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The Champdoce Mystery

Marriage Bells; Funeral Knells
Three days of hard work had completed all the arrangements necessary for the
marriage of Norbert and Mademoiselle de Puymandour. He had been presented
to the lady, and neither had received a favorable impression of the other. At the
very first glance each one felt that inevitable repugnance which the lapse of
years can never efface. While dreading the anger of her obdurate father, Marie
had at one time thought of confiding the secret of her attachment to George de
Croisenois to Norbert, for she had the idea that if she told him that her heart was
another's, he might withdraw his pretensions to her hand; but several times,
when the opportunity occurred, fear restrained her tongue, and she let the
propitious moment pass away. Had she done so, Norbert would at once have
eagerly grasped at a pretext for absolving himself from a promise which he had
made mentally of obeying in all things a father who now, alas! had no means of
enforcing his commands.
Each day he paid his visit to Puymandour as an accepted suitor, bearing a large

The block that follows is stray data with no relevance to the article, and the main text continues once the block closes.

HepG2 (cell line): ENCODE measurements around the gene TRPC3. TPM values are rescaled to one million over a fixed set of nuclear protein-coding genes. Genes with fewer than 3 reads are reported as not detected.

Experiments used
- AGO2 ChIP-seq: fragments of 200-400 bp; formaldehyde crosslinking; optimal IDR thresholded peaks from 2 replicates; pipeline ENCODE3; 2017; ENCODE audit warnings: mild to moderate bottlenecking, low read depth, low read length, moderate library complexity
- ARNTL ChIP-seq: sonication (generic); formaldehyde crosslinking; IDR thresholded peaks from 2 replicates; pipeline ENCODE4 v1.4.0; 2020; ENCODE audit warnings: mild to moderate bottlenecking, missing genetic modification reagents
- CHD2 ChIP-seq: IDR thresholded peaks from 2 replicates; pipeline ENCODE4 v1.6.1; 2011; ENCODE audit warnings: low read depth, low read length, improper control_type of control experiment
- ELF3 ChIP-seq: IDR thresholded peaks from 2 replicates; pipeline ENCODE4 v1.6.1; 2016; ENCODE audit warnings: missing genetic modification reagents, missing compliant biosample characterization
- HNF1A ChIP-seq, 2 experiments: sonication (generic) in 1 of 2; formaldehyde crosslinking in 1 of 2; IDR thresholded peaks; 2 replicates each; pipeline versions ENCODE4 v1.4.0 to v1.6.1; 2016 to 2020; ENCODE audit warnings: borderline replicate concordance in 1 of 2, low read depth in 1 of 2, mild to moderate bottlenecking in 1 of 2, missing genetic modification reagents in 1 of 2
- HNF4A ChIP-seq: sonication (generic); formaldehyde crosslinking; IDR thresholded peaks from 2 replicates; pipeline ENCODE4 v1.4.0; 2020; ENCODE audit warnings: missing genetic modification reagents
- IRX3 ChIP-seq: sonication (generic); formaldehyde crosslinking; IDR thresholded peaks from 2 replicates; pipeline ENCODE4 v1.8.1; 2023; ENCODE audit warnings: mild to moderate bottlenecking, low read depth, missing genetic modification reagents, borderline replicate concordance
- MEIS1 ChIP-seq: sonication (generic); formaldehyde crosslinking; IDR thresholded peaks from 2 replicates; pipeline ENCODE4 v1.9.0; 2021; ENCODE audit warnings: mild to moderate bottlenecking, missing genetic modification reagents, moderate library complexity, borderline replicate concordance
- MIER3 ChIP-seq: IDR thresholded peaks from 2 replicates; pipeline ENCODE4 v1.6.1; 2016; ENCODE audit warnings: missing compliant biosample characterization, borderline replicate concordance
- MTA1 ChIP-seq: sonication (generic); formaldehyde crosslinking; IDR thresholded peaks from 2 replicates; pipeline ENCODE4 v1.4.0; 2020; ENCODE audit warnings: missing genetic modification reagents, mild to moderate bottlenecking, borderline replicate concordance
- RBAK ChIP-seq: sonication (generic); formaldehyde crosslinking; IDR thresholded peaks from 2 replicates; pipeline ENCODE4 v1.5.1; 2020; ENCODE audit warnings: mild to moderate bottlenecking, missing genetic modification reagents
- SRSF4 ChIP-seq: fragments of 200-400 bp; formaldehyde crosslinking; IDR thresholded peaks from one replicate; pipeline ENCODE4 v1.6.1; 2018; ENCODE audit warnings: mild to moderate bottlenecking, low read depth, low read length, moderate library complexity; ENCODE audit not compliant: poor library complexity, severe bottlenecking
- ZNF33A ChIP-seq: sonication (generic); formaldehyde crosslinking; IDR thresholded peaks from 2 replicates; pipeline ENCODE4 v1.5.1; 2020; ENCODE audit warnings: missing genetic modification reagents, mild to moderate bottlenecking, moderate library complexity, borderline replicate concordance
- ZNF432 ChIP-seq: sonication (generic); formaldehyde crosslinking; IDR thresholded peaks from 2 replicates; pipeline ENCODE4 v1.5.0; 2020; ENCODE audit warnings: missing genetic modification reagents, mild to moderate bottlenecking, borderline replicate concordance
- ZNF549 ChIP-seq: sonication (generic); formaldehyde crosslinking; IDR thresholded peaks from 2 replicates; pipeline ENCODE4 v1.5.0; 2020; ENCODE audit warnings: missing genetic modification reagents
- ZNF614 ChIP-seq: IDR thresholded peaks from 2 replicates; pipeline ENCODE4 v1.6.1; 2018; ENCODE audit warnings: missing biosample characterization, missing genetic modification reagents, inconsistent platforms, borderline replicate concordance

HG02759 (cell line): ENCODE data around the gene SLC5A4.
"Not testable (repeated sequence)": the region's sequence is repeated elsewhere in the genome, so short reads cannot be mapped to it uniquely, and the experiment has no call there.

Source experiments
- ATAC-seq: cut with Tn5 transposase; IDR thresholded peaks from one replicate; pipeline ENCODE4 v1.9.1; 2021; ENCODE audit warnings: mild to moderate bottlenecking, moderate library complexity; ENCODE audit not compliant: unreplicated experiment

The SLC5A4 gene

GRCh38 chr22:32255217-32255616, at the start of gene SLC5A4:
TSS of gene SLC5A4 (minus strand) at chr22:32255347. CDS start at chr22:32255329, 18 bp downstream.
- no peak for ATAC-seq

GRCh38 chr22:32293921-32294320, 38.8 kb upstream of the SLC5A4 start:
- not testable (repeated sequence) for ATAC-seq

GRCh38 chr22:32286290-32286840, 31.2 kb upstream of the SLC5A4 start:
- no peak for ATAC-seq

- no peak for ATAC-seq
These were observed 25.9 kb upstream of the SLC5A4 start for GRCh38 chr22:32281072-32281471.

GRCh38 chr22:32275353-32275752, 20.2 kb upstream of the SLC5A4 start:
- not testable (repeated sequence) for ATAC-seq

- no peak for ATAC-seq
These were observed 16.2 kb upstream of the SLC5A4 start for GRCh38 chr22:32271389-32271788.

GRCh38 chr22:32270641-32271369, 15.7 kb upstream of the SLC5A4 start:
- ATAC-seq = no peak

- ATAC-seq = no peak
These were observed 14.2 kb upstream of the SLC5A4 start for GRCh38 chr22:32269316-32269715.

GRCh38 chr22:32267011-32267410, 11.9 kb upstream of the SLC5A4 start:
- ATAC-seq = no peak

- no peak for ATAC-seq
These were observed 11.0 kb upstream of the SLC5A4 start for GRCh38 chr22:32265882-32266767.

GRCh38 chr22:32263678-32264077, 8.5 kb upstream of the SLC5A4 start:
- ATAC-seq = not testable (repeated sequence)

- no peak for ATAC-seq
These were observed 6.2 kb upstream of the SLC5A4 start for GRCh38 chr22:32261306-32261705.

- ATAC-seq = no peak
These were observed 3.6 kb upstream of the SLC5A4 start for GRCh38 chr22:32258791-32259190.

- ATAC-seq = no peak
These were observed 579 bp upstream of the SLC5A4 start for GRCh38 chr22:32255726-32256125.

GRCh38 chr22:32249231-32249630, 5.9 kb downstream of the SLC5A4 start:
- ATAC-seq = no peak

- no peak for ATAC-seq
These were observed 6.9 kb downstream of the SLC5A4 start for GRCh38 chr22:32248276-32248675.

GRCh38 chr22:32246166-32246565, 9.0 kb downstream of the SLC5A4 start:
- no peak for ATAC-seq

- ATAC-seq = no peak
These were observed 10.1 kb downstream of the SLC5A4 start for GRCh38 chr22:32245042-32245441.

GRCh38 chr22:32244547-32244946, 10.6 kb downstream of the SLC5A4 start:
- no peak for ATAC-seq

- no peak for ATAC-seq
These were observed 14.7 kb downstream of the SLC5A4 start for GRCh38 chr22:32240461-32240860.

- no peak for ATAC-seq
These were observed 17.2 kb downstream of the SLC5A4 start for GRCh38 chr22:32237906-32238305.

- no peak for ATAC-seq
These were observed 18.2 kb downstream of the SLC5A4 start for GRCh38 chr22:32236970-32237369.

bouquet with him, which he regularly presented to his betrothed upon his
entrance into the drawing-room, which she accepted with a painful flush rising to
her cheek. The pair conversed upon indifferent topics, while an aged female
connection sat in the room to play propriety. For many hours they would remain
thus, the girl bending over her fancy work, and he vainly striving to find topics of
conversation, and, consequently, saying hardly anything, in spite of Marie's
feeble efforts to assist in the conversation. It was a slight relief when M. de
Puymandour proposed a walk; but this was a rare occurrence, for that gentleman
usually declared that he never had a moment's leisure. Never had he seemed so
gay and busy since the approaching marriage of his daughter had been the
theme of every tongue. He took all the preparations for the ceremony into his
own hands, for he had determined that everything should be conducted on a
scale of unparalleled magnificence. The Chateau was refurnished, and all the
carriages repainted and varnished, while the Champdoce and the Puymandour
arms were quartered together on their panels. This coat of arms was to be seen
everywhere--over the doors, on the walls, and engraved on the silver, and it was
believed that M. de Puymandour would have made no objection to their being
branded on his breast.
In the midst of all this turmoil and bustle Norbert and Marie grew sadder and
sadder as each day passed on. One day M. de Puymandour heard so
astounding a piece of intelligence that he hurried into the drawing-room, where
he knew that he should find the lovers (as he styled them) together.
"Well, my children," exclaimed he, "you have set such an excellent example, that
everybody seems disposed to copy you, and the mayor and the priest will be
kept to their work rather tightly this year."
His daughter tried to put on an appearance of interest at this speech.
 
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